Sources: See regarding the custom of not performing Peruzbals today: Admur Halvah 35; Rama C.M. 67:1; See regarding collecting money today even if did not perform a Peruzbal: Teshuvah Meahava 1:72; Igros Moshe Choshen Mishpat 2:15; Nitei Gavriel 5:4; See regarding allowance to receive money back even if Peruzbal not performed: Mishneh Shevius 10:9; Rambam Shemita 9:28



[1] Admur 35; See regarding allowance to receive money back even if Peruzbal not performed: Mishneh Shevius 10:9; Rambam Shemita 9:28; Nitei Gavriel 39

[2] Admur ibid; Shut Rosh 77:4 [Brings custom, states he protested against this custom but they did not listen to him]; Terumos Hadeshen 304 [“Even the great Rabbis have not been witnessed to do so”]; Tur 67:5; Rama 67:1 [Brings custom and rules that there are justifications behind this custom and one should not make issue with them about it.]; Raavad Gittin 37 [Holds a Peruzbal is merely a Midas Chassidus]; Razah [Rabbeinu Zerachia Halevi, brought in Biur Hagr”a rules Shemitas Kesafim is not applicable when there is no Yovel, even Rabbinically]; see Teshuvah Meahava 1:72; Igros Moshe Choshen Mishpat 2:15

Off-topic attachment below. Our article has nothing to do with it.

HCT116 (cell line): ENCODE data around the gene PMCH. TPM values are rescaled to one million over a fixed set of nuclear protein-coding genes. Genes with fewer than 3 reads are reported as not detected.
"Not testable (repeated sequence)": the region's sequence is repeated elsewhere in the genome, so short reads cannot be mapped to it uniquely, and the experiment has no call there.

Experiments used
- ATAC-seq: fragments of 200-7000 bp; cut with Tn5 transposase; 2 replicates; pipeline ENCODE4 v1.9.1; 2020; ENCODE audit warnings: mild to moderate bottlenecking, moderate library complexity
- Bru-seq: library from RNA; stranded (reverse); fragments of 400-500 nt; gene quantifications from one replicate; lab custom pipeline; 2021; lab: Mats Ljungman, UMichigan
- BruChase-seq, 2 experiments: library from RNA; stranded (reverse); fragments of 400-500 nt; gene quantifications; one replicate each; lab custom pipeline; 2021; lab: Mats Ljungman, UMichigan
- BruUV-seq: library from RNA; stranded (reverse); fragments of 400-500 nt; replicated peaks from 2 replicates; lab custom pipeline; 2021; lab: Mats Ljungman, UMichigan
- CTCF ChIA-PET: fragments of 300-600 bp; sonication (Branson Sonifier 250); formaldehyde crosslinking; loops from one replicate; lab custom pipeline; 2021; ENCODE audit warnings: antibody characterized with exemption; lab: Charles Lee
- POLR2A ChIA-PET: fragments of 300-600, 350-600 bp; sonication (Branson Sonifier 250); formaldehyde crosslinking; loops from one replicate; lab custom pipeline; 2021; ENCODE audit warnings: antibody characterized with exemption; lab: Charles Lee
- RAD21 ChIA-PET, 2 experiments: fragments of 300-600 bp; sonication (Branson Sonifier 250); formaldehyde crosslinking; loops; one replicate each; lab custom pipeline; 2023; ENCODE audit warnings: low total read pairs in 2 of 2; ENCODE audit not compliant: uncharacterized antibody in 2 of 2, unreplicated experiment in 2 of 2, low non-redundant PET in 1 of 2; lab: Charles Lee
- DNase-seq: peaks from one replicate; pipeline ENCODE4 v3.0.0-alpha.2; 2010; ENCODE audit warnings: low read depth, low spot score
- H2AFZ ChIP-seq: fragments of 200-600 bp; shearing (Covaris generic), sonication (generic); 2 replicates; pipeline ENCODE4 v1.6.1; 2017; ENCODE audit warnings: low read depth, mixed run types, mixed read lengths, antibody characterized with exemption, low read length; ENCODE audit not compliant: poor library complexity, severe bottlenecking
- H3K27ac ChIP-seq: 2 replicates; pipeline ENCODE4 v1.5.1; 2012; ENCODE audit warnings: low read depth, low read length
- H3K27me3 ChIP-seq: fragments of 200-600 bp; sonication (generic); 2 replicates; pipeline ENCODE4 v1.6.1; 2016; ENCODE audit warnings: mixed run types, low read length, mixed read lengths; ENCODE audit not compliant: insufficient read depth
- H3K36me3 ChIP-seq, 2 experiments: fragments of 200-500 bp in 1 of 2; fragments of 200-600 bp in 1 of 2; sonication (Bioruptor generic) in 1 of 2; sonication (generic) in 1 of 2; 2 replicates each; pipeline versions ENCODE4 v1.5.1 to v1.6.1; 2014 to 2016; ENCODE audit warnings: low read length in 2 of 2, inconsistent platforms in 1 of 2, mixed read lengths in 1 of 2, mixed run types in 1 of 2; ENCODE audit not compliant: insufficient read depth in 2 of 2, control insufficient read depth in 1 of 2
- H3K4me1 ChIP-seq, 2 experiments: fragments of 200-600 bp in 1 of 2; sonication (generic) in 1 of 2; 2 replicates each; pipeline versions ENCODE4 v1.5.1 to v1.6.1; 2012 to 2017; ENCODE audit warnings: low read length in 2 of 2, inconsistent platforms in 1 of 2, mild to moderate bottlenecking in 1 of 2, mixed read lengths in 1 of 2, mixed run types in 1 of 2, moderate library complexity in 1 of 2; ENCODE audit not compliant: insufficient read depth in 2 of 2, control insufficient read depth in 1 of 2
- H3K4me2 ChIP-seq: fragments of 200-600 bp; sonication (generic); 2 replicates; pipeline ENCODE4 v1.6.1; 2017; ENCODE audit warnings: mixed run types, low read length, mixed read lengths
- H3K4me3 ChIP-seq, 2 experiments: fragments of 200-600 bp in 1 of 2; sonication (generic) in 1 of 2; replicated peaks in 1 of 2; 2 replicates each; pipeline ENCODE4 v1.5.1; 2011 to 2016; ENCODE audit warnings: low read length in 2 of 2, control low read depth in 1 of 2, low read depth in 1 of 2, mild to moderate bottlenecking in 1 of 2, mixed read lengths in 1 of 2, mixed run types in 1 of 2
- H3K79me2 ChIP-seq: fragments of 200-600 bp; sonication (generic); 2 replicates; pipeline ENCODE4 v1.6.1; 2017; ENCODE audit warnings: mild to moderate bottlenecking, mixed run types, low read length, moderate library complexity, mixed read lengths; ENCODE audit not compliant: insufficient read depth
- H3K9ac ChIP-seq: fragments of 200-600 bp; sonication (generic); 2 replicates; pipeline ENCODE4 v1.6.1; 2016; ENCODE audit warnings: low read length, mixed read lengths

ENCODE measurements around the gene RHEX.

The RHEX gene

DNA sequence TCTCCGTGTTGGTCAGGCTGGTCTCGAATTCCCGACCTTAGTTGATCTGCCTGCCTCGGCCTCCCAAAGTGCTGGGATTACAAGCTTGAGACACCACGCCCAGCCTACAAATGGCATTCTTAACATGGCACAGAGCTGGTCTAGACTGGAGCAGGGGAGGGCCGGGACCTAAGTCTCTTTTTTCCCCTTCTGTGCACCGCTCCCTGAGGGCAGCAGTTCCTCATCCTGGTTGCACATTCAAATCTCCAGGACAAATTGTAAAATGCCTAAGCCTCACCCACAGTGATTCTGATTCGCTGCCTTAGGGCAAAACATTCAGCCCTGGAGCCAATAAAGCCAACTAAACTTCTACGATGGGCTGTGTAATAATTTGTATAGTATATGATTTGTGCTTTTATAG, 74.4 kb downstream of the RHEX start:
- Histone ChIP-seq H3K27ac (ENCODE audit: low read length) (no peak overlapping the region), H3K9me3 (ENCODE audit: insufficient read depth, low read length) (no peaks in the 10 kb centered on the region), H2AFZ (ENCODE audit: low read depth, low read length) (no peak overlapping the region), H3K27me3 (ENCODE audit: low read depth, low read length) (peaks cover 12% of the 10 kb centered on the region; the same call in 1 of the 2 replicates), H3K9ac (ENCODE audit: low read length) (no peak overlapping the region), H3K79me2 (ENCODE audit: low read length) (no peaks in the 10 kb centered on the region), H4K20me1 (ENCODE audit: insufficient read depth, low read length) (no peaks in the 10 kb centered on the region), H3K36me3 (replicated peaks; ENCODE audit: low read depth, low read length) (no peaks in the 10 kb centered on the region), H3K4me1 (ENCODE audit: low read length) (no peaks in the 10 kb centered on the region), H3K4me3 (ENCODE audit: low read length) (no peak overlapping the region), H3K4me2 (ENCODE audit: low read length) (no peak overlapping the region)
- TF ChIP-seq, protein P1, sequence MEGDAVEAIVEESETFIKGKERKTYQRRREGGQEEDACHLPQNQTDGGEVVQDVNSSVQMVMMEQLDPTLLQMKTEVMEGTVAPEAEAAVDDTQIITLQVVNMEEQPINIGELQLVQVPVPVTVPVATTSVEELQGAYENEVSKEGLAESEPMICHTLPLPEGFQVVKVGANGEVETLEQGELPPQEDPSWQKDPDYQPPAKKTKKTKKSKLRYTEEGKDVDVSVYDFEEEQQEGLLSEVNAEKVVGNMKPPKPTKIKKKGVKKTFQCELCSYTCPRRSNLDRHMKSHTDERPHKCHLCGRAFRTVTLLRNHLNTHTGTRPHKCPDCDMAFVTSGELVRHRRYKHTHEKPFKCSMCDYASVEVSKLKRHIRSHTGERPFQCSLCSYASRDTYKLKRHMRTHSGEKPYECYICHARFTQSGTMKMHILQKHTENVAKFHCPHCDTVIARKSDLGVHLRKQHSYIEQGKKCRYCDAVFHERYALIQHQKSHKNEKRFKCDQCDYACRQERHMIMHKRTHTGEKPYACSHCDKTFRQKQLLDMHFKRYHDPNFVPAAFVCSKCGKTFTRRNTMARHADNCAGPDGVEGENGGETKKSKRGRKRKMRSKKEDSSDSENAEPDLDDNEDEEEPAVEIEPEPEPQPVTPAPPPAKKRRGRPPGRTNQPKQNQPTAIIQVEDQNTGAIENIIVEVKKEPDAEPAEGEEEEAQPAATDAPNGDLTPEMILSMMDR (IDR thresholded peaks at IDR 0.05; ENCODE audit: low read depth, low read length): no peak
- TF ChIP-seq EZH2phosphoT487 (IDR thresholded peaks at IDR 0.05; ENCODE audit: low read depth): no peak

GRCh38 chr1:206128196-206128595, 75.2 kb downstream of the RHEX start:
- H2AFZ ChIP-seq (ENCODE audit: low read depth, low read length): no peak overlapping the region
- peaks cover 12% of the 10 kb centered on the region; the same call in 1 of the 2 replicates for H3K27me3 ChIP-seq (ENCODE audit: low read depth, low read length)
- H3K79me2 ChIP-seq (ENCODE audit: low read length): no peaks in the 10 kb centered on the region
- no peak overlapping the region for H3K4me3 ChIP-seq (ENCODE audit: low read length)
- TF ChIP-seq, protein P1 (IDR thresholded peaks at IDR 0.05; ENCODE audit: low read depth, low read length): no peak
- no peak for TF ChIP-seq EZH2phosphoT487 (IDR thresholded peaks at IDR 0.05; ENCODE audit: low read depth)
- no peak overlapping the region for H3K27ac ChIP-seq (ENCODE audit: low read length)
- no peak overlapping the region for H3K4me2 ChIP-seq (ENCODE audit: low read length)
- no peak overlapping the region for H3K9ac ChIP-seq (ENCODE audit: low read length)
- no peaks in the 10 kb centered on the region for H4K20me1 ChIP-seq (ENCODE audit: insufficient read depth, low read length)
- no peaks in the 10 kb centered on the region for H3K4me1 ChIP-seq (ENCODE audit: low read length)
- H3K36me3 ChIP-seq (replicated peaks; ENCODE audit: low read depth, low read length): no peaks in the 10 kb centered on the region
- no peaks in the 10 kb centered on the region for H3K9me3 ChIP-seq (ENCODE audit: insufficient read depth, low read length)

The reason: The reason for the allowance to collect debts without a Peruzbal after Shemita is because since the custom is to do so and the borrowers knows of this custom it is as if the loaner stipulated with the borrower at the time of the loan, that the loan is being given on condition that the borrower will never abolish the loan even due to Shemita. It is thus found that the borrower obligated himself to pay back money what the Torah did not obligate him to pay, in which case the ruling is that his agreement to the condition is effective and he is thus now Biblically obligated to pay back the lender. [Admur ibid; Rosh ibid; Smeh 67:4] Alternatively the reason is because they hold that the laws of Shemita do not apply in today’s times at all [in the Diaspora-Beir Hagoleh] even Rabbinically. [Rama 67:1] Alternatively the reason is because the Takana of Shemitas Kesafim was never applied to the Diaspora. [Razah ibid; Raavad ibid; Terumos Hadeshen ibid]

Other opinions: Many Poskim rule that Shemitas Kesafim applies even in today’s times [Riy; Rashi; Rabbeinu Tam; Geonim; Ramban; Majority of Poskim-brought in Ben Ish Chaiy Ki Savo 26] and that a Peruzbal is required from the letter of the law. [Michaber 67:1]